Google is trolling the Apple Messages app with this squeaky video of Drake


Apple hardware and Google services have increasingly managed to play together over the years, despite the occasional sparks and antipathy directed at each other by their respective executives. Google executives, for example, love to decry Apple’s ecosystem as a walled garden unnecessarily closed off to the detriment of its users, while Apple’s top brass castigate Google, time and time again, for missteps in privacy.

Many Google services work great on iOS — Google Maps, Google Photos, gmail, etc. On the other hand, however, the Apple Messages app has for years adhered to a certain set of rules, relegating texts from non-iPhone users who stream into the app to an ugly green bubble status with unbreakable finality.

This has led to all sorts of back-and-forth over whether Apple should bring its Messages app to Android, like what the company did with Apple Music. Or at least adjust its messaging app protocols so that texts from Android users to iPhones aren’t relegated to second-class citizen status. Even Drake, of all people, seems to have decided to weigh in on this.

The texts turn green

Honestly it doesn’t matter is the name of Drake’s just-released seventh album, which debuted on Friday. One of the tracks on the album is titled The texts turn green, which refers to the ugly green bubbles that break Apple Messages threads when the sender owns an Android device. While messages from one Apple device to another, of course, are presented in blue text bubbles.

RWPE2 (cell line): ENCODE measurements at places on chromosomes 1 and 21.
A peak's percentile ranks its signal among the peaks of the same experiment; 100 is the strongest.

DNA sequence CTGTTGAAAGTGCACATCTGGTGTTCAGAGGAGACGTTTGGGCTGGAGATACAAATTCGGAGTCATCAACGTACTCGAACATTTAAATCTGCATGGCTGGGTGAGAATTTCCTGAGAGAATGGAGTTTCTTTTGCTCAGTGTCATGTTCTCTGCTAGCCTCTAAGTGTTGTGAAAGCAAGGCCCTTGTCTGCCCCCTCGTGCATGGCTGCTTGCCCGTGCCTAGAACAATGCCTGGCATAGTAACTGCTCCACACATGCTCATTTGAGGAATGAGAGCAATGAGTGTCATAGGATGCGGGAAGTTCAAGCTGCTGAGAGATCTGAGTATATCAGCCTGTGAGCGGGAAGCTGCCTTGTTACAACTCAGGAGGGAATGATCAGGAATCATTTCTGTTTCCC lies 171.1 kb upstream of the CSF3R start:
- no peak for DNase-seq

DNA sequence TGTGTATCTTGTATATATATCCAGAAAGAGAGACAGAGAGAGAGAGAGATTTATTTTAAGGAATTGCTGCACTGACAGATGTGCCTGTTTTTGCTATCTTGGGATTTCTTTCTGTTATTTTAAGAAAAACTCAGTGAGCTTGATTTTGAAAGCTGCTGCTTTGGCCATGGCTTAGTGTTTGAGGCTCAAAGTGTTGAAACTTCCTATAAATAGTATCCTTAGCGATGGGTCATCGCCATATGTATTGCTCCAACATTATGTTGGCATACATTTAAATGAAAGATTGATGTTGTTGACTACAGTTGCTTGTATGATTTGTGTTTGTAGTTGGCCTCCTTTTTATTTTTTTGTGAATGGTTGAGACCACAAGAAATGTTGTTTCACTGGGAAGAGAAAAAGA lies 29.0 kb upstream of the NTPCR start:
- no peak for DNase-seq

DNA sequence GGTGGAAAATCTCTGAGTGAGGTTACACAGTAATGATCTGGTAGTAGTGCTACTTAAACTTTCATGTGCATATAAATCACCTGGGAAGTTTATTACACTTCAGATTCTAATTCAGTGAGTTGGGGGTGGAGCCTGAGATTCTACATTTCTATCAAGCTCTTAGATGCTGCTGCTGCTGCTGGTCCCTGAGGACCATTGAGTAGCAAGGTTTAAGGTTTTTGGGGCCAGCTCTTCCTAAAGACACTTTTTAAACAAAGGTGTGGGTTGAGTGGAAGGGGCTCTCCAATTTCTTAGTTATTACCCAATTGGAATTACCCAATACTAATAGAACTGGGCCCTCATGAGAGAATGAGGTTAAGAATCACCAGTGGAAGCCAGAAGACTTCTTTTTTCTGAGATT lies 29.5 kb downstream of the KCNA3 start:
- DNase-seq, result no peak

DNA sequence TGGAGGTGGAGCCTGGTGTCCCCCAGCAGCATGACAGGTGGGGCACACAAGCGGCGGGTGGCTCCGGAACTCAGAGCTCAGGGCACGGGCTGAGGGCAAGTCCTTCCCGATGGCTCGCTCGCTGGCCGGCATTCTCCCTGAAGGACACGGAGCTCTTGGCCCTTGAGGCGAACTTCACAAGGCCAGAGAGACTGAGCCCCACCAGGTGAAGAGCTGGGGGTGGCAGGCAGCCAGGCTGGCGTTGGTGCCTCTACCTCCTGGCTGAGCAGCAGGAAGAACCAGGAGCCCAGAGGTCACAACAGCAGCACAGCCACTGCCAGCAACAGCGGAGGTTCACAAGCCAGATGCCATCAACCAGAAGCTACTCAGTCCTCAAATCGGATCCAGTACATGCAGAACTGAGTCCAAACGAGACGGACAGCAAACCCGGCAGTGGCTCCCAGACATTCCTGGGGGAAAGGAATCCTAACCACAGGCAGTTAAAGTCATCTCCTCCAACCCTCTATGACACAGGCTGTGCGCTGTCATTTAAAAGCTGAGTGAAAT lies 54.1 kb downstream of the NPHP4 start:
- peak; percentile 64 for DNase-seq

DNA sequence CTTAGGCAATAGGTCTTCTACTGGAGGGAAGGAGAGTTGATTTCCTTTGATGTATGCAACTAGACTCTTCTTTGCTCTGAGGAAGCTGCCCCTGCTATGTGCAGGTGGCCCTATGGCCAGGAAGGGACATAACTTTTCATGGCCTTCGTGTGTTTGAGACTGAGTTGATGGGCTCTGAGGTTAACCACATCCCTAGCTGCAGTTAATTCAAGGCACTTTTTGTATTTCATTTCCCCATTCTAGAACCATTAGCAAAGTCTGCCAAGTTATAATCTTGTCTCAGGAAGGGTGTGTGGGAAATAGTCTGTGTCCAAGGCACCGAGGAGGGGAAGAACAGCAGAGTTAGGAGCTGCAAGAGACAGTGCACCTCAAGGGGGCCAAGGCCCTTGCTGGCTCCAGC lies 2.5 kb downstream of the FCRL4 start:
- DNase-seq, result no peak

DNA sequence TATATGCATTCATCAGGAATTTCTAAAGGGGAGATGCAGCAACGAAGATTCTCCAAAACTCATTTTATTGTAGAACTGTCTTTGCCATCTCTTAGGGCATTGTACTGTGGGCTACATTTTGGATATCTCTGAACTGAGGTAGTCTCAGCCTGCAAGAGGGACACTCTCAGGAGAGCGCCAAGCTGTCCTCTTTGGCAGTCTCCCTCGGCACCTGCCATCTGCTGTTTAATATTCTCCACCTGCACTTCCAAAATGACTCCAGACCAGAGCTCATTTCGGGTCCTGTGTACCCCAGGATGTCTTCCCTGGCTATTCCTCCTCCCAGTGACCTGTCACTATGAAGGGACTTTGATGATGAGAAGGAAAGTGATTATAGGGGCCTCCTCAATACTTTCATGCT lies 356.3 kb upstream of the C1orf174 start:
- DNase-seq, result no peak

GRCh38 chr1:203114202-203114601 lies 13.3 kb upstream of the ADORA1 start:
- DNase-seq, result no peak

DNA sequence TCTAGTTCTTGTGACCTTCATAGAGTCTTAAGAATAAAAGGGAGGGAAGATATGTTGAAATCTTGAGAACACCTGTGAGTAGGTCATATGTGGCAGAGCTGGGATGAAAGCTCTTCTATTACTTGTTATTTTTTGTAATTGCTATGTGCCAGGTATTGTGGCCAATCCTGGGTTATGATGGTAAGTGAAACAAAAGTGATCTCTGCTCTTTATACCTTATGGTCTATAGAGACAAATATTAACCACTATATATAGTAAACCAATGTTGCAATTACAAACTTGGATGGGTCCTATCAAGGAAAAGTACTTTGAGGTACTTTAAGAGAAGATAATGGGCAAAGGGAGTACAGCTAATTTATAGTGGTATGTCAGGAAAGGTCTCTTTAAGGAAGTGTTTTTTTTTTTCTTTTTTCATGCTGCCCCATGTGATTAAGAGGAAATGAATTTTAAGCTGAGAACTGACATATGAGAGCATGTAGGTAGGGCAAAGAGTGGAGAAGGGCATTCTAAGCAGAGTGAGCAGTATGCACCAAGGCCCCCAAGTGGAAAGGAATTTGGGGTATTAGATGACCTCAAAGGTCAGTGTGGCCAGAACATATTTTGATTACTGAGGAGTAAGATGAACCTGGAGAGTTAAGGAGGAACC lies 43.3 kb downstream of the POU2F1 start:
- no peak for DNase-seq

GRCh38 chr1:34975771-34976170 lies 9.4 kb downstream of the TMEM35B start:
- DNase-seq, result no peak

“Texts go green – hits a little differently, doesn’t it?” Drake sings on the track.

Drake, presented at the Grammy Awards. Image source: Xavier Collin/Image Press Agency/MEGA

Googlers apparently agree. Android’s official Twitter account over the weekend cooked up a corny video presented under the guise of an “unofficial lyric explainer video”.

“The Android team thinks Drake’s new song is a real banger,” intones a narrator in the Android video, which you can check out below – and laments that Apple hasn’t adopted the Rich Communication Services protocol (RCS).

“It refers to the phenomenon when an iPhone user gets blocked. Or tries to text someone who doesn’t have an iPhone. Either way it’s pretty rough. If only a team of “Super talented engineers at Apple could solve this problem. Because it’s a problem only Apple can solve. They just have to adopt RCS, actually. It would also make texting safer. I’m just saying. Super track, what.

Apple Messages in iOS 16

Apple, unsurprisingly, won’t be changing the color bubbles or the way the Apple Messages app interacts with Android devices anytime soon. What’s changing later this year, however, are some key features of the iPhone maker’s stock Messages app that will receive some long-awaited changes thanks to the arrival of iOS 16.

With the next-gen software update, Apple will for the first time, for example, give users the ability to edit a message they’ve just sent to someone.

Users will also be able to unsend messages. Importantly, you will have a time limit to edit and recall messages in iOS 16. You can only do either within 15 minutes of sending the message.

Other highlights:

  • Are you busy, and want to highlight an Apple Messages missive you just read, to remind you to reply to it later? Finally, you will also be able to do this.
  • There is also a recovery option for deleted messages. But only up to 30 days after the message is deleted.

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